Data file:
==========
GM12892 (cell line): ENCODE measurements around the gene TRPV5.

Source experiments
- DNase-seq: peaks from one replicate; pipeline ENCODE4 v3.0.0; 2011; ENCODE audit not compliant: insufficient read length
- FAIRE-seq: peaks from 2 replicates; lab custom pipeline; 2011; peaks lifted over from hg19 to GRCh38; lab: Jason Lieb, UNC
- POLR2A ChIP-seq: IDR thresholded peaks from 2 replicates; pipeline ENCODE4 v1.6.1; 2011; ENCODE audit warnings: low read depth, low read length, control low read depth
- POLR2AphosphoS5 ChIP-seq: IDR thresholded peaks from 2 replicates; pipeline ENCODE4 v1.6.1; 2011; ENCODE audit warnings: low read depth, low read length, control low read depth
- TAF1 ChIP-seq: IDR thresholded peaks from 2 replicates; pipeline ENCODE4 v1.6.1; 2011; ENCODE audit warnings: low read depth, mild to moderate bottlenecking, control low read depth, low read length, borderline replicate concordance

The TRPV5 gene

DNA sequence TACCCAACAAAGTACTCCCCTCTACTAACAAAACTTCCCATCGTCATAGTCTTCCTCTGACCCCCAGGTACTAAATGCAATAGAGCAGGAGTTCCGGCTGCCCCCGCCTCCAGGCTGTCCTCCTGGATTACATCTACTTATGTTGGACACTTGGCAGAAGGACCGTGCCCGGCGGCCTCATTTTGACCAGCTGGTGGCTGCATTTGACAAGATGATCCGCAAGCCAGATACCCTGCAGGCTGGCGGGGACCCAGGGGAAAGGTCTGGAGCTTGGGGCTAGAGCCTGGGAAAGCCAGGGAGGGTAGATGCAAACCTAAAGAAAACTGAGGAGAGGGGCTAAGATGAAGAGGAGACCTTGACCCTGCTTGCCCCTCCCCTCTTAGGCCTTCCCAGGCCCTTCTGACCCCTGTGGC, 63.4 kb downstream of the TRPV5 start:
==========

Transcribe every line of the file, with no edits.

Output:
GM12892 (cell line): ENCODE measurements around the gene TRPV5.

Source experiments
- DNase-seq: peaks from one replicate; pipeline ENCODE4 v3.0.0; 2011; ENCODE audit not compliant: insufficient read length
- FAIRE-seq: peaks from 2 replicates; lab custom pipeline; 2011; peaks lifted over from hg19 to GRCh38; lab: Jason Lieb, UNC
- POLR2A ChIP-seq: IDR thresholded peaks from 2 replicates; pipeline ENCODE4 v1.6.1; 2011; ENCODE audit warnings: low read depth, low read length, control low read depth
- POLR2AphosphoS5 ChIP-seq: IDR thresholded peaks from 2 replicates; pipeline ENCODE4 v1.6.1; 2011; ENCODE audit warnings: low read depth, low read length, control low read depth
- TAF1 ChIP-seq: IDR thresholded peaks from 2 replicates; pipeline ENCODE4 v1.6.1; 2011; ENCODE audit warnings: low read depth, mild to moderate bottlenecking, control low read depth, low read length, borderline replicate concordance

The TRPV5 gene

DNA sequence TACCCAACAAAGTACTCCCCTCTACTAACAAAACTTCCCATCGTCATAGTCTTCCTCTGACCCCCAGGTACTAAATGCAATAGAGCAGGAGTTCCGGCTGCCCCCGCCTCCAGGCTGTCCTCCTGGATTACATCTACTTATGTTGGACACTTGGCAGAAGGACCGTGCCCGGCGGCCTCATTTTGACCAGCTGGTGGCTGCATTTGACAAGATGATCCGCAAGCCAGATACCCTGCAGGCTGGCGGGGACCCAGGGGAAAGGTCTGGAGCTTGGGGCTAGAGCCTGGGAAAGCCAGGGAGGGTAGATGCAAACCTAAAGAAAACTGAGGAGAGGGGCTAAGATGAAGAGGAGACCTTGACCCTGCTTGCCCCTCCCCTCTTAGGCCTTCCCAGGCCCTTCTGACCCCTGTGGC, 63.4 kb downstream of the TRPV5 start: